Thanks to Ben Zaitlen for this fun addtition. We hope that now that these plots are made more visible, people will invest more into developing plots for them.

Black everywhere

We now use the Black code formatter throughout most Dask repositories. These repositories include pre-commit hooks, which we recommend when developing on the project.

cd /path/to/dask
git checkout master
git pull upstream master

pip install pre-commit
pre-commit install

Git will then call black and flake8 whenever you attempt to commit code.

Dask Gateway

We would also like to inform readers about the somewhat new Dask Gateway project that enables institutions and IT to control many Dask clusters for a variety of users.

Dask Gateway


There have been several releases since the last time we had a release blogpost. The following people contributed to the following repositories since the 1.1.0 release on January 23rd:

  • dask/dask

    • (Rick) Richard J Zamora
    • Abhinav Ralhan
    • Adam Beberg
    • Alistair Miles
    • Álvaro Abella Bascarán
    • Anderson Banihirwe
    • Aploium
    • Bart Broere
    • Benjamin Zaitlen
    • Bouwe Andela
    • Brett Naul
    • Brian Chu
    • Bruce Merry
    • Christian Hudon
    • Cody Johnson
    • Dan O’Donovan
    • Daniel Saxton
    • Daniel Severo
    • Danilo Horta
    • Dimplexion
    • Elliott Sales de Andrade
    • Endre Mark Borza
    • Genevieve Buckley
    • George Sakkis
    • Guillaume Lemaitre
    • HSR05
    • Hameer Abbasi
    • Henrique Ribeiro
    • Henry Pinkard
    • Hugo
    • Ian Bolliger
    • Ian Rose
    • Isaiah Norton
    • James Bourbeau
    • Janne Vuorela
    • John Kirkham
    • Jim Crist
    • Joe Corbett
    • Jorge Pessoa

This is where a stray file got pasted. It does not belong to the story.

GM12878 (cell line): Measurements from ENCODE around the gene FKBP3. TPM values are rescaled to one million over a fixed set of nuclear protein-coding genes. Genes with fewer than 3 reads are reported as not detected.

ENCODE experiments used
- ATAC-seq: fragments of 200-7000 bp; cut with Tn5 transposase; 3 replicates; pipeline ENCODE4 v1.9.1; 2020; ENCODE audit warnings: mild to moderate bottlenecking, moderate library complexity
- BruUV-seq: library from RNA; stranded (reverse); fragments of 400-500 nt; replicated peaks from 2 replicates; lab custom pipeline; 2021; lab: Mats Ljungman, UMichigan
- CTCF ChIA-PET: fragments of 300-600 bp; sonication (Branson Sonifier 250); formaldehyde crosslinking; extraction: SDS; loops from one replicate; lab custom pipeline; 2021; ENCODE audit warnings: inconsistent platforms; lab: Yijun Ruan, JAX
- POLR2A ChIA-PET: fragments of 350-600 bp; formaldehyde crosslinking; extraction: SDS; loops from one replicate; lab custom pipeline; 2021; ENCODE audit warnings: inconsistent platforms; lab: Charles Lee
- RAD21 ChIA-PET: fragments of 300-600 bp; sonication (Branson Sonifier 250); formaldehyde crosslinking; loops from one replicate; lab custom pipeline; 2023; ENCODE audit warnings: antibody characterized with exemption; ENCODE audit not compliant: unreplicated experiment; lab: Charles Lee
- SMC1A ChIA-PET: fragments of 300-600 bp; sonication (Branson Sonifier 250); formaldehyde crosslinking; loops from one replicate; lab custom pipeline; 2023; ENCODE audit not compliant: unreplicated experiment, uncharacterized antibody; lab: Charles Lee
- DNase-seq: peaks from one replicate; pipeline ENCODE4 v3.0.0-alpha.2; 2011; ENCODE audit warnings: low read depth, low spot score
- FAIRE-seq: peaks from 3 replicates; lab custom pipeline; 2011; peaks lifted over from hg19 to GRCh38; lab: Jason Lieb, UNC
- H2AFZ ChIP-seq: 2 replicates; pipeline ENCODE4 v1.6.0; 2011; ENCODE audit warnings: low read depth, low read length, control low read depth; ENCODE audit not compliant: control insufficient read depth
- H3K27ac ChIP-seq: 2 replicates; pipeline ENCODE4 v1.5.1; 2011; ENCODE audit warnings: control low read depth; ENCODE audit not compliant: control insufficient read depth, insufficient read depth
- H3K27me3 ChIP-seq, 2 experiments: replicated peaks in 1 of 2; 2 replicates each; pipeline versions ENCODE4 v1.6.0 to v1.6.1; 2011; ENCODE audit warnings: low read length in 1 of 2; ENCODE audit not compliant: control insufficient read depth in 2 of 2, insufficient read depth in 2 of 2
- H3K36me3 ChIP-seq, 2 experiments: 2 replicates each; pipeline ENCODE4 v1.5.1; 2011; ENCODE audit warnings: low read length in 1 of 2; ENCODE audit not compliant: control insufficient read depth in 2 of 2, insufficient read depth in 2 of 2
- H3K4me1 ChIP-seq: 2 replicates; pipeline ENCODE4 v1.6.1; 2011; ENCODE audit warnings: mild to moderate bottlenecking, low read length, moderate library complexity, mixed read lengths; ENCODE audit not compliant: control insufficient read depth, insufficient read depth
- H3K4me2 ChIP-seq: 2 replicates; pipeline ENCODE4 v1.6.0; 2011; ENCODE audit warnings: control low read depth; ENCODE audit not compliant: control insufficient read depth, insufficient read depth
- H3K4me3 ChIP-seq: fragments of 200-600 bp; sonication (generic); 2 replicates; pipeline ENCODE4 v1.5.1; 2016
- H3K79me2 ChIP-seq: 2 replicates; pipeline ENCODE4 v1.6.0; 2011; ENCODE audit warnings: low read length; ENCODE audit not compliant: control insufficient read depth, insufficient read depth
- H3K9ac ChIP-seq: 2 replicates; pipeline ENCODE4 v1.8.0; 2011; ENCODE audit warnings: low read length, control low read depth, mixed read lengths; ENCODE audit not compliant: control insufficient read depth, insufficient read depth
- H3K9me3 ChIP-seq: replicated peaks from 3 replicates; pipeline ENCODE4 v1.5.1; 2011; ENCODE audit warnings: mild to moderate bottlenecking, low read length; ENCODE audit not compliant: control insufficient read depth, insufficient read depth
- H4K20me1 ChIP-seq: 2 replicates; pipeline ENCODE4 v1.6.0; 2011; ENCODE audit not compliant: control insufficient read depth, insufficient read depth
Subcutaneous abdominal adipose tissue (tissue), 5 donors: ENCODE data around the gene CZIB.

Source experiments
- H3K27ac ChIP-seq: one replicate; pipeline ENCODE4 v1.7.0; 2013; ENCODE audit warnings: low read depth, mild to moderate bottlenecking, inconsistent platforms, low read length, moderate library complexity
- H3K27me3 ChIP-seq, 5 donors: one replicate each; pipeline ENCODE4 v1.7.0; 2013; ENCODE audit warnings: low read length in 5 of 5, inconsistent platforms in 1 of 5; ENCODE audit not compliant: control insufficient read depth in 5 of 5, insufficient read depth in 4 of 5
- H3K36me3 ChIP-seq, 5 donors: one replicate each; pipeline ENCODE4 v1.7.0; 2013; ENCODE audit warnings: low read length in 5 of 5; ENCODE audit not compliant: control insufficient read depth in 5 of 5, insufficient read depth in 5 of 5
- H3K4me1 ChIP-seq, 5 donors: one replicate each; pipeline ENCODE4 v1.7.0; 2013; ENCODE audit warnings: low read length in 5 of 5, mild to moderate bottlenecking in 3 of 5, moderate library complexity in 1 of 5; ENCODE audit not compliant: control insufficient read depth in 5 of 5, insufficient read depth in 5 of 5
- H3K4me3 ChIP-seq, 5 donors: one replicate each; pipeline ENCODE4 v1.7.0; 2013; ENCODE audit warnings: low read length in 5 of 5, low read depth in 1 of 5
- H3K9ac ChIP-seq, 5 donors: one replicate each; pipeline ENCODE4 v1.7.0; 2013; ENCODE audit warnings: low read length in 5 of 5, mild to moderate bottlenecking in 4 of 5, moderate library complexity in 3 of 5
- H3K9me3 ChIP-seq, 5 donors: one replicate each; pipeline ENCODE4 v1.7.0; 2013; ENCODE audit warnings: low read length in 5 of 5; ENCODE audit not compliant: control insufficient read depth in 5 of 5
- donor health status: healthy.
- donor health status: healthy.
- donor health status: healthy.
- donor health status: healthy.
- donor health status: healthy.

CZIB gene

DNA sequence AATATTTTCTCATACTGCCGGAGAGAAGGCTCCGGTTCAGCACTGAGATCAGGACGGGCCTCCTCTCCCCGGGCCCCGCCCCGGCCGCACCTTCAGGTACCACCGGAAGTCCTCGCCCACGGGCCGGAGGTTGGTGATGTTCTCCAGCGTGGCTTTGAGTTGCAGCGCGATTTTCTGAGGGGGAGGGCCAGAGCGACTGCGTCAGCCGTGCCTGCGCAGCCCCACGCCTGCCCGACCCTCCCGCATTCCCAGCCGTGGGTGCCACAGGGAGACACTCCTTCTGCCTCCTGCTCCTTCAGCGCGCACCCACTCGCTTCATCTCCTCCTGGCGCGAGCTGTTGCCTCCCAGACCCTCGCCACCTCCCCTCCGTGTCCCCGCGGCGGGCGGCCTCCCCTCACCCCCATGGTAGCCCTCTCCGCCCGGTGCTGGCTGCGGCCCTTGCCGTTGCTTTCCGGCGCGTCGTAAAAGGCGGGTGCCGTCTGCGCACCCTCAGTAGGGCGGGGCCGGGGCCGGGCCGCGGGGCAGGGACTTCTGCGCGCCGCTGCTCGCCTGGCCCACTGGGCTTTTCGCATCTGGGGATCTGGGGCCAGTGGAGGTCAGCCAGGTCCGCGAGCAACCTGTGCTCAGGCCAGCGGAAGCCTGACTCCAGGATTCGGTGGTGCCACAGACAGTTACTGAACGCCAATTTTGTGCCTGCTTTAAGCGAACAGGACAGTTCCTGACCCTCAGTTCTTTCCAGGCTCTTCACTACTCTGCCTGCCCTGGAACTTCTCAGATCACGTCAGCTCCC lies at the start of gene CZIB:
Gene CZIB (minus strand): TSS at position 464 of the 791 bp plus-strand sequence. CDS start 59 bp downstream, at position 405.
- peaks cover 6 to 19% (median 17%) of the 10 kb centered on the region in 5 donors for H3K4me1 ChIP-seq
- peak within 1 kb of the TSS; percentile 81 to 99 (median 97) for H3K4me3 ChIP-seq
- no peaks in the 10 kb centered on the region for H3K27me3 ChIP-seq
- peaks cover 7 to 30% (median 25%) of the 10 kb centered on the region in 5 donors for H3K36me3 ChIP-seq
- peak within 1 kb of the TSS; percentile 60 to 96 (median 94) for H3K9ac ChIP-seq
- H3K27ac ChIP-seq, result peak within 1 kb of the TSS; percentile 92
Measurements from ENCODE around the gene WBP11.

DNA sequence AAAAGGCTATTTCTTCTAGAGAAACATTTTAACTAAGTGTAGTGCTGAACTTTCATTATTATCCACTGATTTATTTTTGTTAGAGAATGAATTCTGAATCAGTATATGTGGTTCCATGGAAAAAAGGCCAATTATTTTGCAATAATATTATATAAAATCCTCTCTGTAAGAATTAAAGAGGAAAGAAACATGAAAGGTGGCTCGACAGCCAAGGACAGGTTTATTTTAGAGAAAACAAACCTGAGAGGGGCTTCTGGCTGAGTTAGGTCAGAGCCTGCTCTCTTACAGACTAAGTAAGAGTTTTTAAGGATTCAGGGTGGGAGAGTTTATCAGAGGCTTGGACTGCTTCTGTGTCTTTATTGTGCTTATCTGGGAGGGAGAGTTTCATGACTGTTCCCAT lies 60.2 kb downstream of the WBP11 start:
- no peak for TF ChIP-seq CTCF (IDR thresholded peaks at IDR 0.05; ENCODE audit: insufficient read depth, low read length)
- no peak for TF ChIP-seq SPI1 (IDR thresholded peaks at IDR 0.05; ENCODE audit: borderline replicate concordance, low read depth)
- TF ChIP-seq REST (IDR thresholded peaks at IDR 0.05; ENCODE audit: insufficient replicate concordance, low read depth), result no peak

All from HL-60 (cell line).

• Julia Signell
    • JulianWgs
    • Justin Poehnelt
    • Justin Waugh
    • Ksenia Bobrova
    • Lijo Jose
    • Marco Neumann
    • Mark Bell
    • Martin Durant
    • Matthew Rocklin
    • Michael Eaton
    • Michał Jastrzębski
    • Nathan Matare
    • Nick Becker
    • Paweł Kordek
    • Peter Andreas Entschev
    • Philipp Rudiger
    • Philipp S. Sommer
    • Roma Sokolov
    • Ross Petchler
    • Scott Sievert
    • Shyam Saladi
    • Søren Fuglede Jørgensen
    • Thomas Zilio
    • Tom Augspurger
    • Yu Feng
    • aaronfowles
    • amerkel2
    • asmith26
    • btw08
    • gregrf
    • mbarkhau
    • mcsoini
    • severo
    • tpanza
  • dask/distributed

    • Adam Beberg
    • Benjamin Zaitlen
    • Brett Jurman
    • Brett Randall
    • Brian Chu
    • Caleb
    • Chris White
    • Daniel Farrell
    • Elliott Sales de Andrade
    • George Sakkis
    • James Bourbeau
    • Jim Crist
    • John Kirkham
    • K.-Michael Aye
    • Loïc Estève
    • Magnus Nord
    • Manuel Garrido
    • Marco Neumann
    • Martin Durant
    • Mathieu Dugré
    • Matt Nicolls
    • Matthew Rocklin
    • Michael Delgado
    • Michael Spiegel
    • Muammar El Khatib
    • Nikos Tsaousis
    • Olivier Grisel
    • Peter Andreas Entschev
    • Sam Grayson
    • Scott Sievert
    • Tom Augspurger
    • Torsten Wörtwein
    • amerkel2
    • condoratberlin
    • deepthirajagopalan7
    • jukent
    • plbertrand
  • dask/dask-ml

    • Alejandro
    • Florian Rohrer
    • James Bourbeau
    • Julien Jerphanion
    • Matthew Rocklin
    • Nathan Henrie
    • Paul Vecchio
    • Ryan McCormick
    • Saadullah Amin
    • Scott Sievert
    • Sriharsha Atyam
    • Tom Augspurger
  • dask/dask-jobqueue

    • Andrea Zonca
    • Guillaume Eynard-Bontemps
    • Kyle Husmann
    • Levi Naden
    • Loïc Estève
    • Matthew Rocklin
    • Matyas Selmeci
    • ocaisa
  • dask/dask-kubernetes

    • Brian Phillips
    • Jacob Tomlinson
    • Jim Crist
    • Joe Hamman
    • Joseph Hamman
    • Matthew Rocklin
    • Tom Augspurger
    • Yuvi Panda
    • adam
  • dask/dask-examples

    • Christoph Deil
    • Genevieve Buckley
    • Ian Rose
    • Martin Durant
    • Matthew Rocklin
    • Matthias Bussonnier
    • Robert Sare
    • Tom Augspurger
    • Willi Rath
  • dask/dask-labextension

    • Daniel Bast
    • Ian Rose
    • Matthew Rocklin
    • Yuvi Panda